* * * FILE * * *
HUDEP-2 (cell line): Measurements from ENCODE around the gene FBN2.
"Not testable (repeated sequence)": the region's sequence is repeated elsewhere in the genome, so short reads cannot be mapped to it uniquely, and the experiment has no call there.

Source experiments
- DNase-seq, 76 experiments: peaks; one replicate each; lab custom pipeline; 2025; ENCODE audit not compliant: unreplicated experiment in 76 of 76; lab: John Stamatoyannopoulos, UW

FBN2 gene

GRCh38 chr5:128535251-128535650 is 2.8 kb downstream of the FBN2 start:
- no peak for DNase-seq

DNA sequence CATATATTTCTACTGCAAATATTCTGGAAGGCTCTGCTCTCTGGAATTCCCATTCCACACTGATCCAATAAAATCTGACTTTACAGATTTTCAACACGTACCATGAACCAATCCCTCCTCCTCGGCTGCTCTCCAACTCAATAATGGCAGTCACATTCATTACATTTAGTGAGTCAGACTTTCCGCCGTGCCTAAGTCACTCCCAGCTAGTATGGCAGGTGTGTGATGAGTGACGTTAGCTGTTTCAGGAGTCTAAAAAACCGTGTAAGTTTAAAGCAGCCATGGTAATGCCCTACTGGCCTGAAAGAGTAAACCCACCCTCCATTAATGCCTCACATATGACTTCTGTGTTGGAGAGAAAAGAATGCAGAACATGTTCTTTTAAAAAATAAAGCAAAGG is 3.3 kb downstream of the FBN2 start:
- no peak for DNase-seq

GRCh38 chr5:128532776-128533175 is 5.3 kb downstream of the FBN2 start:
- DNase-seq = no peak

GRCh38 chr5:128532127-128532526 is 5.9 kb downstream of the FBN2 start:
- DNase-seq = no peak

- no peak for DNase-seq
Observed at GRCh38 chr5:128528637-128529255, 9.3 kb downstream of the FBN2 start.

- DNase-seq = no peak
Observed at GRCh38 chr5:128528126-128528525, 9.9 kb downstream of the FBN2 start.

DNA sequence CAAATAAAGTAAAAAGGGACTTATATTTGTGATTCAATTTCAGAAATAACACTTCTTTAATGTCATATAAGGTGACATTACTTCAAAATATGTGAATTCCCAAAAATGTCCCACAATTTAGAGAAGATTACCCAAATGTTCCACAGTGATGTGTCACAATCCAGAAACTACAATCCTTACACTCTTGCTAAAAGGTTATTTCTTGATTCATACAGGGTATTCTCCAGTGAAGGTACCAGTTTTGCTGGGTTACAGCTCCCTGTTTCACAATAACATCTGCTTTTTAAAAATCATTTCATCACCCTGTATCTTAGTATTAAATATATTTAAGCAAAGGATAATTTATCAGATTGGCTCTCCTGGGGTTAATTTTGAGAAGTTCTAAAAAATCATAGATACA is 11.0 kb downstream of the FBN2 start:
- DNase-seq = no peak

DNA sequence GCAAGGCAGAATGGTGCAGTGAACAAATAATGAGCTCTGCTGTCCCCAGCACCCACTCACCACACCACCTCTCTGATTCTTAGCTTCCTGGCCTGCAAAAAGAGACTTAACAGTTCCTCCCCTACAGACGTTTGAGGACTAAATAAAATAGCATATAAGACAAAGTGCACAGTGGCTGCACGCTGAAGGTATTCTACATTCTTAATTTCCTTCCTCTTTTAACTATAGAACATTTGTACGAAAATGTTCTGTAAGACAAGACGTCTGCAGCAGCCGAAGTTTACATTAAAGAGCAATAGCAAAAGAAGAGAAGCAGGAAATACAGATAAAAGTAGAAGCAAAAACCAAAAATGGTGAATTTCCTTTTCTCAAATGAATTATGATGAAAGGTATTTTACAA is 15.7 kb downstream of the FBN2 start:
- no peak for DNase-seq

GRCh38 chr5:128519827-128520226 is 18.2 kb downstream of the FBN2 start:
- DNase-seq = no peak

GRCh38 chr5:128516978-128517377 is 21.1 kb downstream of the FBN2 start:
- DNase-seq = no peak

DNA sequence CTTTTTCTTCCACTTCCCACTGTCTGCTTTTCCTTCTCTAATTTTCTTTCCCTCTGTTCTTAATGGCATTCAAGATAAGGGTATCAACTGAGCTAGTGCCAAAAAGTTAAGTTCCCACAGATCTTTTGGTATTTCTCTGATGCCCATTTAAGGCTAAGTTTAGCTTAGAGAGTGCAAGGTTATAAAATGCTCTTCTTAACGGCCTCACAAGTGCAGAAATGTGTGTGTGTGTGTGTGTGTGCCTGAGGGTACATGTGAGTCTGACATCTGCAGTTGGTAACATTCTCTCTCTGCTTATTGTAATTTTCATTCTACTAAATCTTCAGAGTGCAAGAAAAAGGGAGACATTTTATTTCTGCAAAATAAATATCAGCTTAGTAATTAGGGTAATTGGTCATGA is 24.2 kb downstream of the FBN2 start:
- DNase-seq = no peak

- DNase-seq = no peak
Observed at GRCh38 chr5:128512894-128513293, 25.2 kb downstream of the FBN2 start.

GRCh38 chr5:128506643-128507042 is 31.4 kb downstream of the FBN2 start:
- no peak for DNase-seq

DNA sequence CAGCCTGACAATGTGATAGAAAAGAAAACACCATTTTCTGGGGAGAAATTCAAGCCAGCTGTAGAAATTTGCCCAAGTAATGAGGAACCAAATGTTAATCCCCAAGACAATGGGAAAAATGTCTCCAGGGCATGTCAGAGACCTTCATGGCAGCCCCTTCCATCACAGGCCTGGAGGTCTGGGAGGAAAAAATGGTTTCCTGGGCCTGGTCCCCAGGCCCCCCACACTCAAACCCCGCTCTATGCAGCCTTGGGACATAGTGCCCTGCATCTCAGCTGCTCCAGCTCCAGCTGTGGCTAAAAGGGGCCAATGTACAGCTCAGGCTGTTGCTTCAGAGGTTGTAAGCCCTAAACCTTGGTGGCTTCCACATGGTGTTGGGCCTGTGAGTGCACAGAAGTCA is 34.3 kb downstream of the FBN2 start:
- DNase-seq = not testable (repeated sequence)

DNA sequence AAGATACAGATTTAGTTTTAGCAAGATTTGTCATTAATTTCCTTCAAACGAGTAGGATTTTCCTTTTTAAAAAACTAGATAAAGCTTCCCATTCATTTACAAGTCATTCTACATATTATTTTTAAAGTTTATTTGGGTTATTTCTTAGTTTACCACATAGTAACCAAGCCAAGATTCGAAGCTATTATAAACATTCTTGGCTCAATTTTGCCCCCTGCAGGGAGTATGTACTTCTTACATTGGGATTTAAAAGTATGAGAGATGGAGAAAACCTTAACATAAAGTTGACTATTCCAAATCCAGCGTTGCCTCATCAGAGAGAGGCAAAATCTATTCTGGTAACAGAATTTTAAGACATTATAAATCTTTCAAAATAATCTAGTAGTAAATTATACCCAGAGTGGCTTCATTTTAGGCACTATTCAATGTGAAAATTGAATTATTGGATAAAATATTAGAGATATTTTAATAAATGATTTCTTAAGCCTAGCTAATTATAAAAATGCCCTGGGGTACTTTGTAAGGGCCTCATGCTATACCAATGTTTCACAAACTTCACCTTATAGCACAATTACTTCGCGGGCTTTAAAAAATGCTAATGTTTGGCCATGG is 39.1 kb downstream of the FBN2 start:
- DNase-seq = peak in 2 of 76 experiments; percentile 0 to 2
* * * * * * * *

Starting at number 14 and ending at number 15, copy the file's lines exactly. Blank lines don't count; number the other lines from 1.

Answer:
- no peak for DNase-seq
Observed at GRCh38 chr5:128528637-128529255, 9.3 kb downstream of the FBN2 start.